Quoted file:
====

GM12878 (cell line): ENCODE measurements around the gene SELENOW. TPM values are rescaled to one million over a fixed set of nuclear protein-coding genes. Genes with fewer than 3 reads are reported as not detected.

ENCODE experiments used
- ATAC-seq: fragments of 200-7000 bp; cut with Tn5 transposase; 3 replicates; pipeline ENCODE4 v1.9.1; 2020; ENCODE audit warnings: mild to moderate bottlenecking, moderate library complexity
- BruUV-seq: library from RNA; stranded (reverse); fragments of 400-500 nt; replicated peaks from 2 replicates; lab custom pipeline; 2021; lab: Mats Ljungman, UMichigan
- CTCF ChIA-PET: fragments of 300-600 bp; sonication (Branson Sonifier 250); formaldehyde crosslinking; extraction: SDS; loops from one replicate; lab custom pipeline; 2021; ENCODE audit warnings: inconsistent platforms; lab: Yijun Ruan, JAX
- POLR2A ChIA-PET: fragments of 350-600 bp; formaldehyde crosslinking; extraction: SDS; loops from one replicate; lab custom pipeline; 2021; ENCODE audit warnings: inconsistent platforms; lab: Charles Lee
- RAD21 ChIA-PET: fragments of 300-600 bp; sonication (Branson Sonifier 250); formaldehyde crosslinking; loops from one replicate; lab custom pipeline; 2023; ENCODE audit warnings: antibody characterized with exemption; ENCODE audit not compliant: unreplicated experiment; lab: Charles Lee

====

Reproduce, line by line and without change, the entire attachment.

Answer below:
GM12878 (cell line): ENCODE measurements around the gene SELENOW. TPM values are rescaled to one million over a fixed set of nuclear protein-coding genes. Genes with fewer than 3 reads are reported as not detected.

ENCODE experiments used
- ATAC-seq: fragments of 200-7000 bp; cut with Tn5 transposase; 3 replicates; pipeline ENCODE4 v1.9.1; 2020; ENCODE audit warnings: mild to moderate bottlenecking, moderate library complexity
- BruUV-seq: library from RNA; stranded (reverse); fragments of 400-500 nt; replicated peaks from 2 replicates; lab custom pipeline; 2021; lab: Mats Ljungman, UMichigan
- CTCF ChIA-PET: fragments of 300-600 bp; sonication (Branson Sonifier 250); formaldehyde crosslinking; extraction: SDS; loops from one replicate; lab custom pipeline; 2021; ENCODE audit warnings: inconsistent platforms; lab: Yijun Ruan, JAX
- POLR2A ChIA-PET: fragments of 350-600 bp; formaldehyde crosslinking; extraction: SDS; loops from one replicate; lab custom pipeline; 2021; ENCODE audit warnings: inconsistent platforms; lab: Charles Lee
- RAD21 ChIA-PET: fragments of 300-600 bp; sonication (Branson Sonifier 250); formaldehyde crosslinking; loops from one replicate; lab custom pipeline; 2023; ENCODE audit warnings: antibody characterized with exemption; ENCODE audit not compliant: unreplicated experiment; lab: Charles Lee